“In many situations, it’s the complicated nature of your genetics, background things that are not knowable.

“The question isn’t, ‘how did you get into the hole’, it’s ‘how do you get out’ … that is about understanding your own vulnerability; what it is that might put them back at risk again, so they can take actions to prevent recurrence of the problem.”

The cases of high-profile Australians who discussed depression openly, including actor Garry McDonald, former West Australian premier Geoff Gallop and former prime minister Malcolm Turnbull, illustrated why “a generic throw-away line” about depression being caused by childhood trauma is less helpful than understanding your individual vulnerability.

Former prime minister Malcolm Turnbull discussed suicidal ideation and depression in his memoir.Credit: Dominic Lorrimer

“For Garry McDonald and Geoff Gallop, managing their anxiety is critical. Turnbull makes a very interesting comment about managing his everyday life … he realises that in the wrong situation and wrong set of circumstances, it could happen again,” Hickie said.

“These are really successful people who accept they’ve got a vulnerability. They may not be able to fully understand why it happens, but they accept that it happens, so they successfully lead their lives in ways that work for them.“

Other theories that needed to be debunked were that people with depression always needed time off work to get well – “we say we don’t get well to go to work, we go to work to get well” – and that depression is simply sadness and also is “all in the mind”.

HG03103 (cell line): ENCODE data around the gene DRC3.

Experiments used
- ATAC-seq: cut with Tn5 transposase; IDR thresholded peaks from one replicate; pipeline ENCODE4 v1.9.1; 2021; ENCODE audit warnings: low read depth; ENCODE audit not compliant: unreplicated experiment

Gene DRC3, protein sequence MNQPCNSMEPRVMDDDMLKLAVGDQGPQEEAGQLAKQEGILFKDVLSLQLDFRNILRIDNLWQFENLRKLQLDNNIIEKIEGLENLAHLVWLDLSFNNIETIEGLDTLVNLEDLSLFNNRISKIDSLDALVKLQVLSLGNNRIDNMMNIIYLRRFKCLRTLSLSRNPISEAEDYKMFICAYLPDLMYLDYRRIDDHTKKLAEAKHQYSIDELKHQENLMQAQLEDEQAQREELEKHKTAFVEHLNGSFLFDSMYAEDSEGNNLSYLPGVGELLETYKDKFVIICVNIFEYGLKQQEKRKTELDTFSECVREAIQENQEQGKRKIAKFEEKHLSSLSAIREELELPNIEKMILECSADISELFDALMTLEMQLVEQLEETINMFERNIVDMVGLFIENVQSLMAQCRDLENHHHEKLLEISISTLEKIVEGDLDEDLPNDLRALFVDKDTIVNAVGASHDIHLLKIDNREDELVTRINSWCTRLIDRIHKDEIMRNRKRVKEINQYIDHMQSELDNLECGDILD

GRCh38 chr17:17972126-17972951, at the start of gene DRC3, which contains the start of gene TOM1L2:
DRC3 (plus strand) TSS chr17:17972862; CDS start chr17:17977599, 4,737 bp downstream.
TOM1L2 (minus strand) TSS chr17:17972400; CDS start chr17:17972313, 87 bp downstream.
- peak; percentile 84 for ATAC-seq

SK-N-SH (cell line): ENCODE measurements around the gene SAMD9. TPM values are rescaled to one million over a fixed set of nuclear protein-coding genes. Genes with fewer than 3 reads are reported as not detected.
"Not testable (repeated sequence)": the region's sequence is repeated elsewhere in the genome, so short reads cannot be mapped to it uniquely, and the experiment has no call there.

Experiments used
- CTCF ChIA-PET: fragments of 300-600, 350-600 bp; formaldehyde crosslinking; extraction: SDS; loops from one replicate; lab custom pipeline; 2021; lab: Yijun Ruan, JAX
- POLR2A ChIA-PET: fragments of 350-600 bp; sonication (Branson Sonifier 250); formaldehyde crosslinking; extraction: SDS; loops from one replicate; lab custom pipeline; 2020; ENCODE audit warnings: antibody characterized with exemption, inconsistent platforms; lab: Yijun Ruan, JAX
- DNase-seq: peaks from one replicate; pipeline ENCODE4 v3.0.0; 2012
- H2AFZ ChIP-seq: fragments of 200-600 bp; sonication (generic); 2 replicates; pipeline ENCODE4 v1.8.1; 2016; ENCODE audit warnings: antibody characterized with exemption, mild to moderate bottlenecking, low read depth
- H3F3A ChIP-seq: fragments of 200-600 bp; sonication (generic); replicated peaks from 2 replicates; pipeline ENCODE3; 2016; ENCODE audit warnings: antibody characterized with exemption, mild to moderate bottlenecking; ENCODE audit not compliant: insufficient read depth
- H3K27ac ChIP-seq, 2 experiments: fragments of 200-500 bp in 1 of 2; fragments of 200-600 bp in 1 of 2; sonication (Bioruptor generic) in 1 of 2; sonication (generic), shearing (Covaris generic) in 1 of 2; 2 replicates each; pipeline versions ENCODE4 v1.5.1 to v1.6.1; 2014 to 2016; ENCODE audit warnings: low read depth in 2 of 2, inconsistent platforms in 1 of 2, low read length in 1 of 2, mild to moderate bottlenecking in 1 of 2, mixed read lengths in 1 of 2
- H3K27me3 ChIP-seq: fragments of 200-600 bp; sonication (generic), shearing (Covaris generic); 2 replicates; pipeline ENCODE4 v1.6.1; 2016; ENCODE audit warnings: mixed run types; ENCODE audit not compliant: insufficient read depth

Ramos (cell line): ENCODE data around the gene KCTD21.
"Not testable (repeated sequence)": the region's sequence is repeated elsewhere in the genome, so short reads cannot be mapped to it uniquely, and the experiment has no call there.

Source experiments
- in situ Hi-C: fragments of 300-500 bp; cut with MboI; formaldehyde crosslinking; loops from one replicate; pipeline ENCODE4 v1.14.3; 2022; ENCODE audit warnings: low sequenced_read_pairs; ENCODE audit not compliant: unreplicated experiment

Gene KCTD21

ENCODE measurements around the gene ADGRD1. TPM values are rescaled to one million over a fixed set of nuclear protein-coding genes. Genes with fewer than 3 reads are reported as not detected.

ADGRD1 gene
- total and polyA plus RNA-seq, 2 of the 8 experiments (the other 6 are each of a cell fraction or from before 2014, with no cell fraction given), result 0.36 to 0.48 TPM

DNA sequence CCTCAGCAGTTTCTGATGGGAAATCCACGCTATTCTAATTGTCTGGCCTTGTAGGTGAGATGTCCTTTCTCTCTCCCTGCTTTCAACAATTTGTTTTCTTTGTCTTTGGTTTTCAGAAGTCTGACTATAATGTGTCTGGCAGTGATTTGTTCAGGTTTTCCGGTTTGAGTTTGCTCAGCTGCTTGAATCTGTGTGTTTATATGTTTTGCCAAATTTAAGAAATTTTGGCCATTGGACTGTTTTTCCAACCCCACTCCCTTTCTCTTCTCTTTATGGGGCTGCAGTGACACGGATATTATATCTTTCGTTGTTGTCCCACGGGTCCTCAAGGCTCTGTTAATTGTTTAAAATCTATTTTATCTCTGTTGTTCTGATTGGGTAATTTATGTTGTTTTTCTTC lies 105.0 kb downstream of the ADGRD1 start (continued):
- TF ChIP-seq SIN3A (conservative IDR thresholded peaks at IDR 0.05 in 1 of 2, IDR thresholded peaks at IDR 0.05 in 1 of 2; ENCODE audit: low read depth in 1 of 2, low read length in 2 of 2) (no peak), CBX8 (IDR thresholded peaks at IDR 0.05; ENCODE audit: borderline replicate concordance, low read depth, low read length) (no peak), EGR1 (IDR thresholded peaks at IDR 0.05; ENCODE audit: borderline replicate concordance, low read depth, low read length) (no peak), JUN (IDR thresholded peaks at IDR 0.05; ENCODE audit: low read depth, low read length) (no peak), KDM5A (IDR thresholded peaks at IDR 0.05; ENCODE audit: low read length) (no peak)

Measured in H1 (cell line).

“Clinical depression is as much physical [as it is mental], you are physically sick across your whole body, and that includes your brain,” he said. “If you’re not physically sick, you’re not depressed.”

“Lack of pleasure in life, not depressed mood, is what clinical depression is all about.”

As more young people are being diagnosed with more complex mental health issues in recent years, Hickie wants the idea that young people with depression are simply “lazy teenagers” put aside. This also applies to the idea depression can be eradicated “if we simply build more resilient children”.

He said it was important to know there is a link between childhood anxiety, teenage depression and adult alcohol abuse, and to dispel the idea that those with depression could treat themselves by exercising more and changing their diet.

The suggestions that ageing necessarily produces depression is wrong, and older people’s mental health had improved substantially, he said, especially those who age in good physical health.

While it is possible for people to get adequate treatment for depression in the Australian health system, it is important never to try to navigate it alone – as doing so while depressed is extremely difficult – and to keep pushing for answers.

“Don’t settle for just a bit better: our health system will spit you out the moment you’re just a bit better,” Hickie said. “The goal is to leave the devil behind, stick with it. The first answer you get may not be the best answer. Like all well-educated consumers, you might need to shop around.”

If you or anyone you know needs support call Lifeline 131 114 or Beyond Blue 1300 224 636.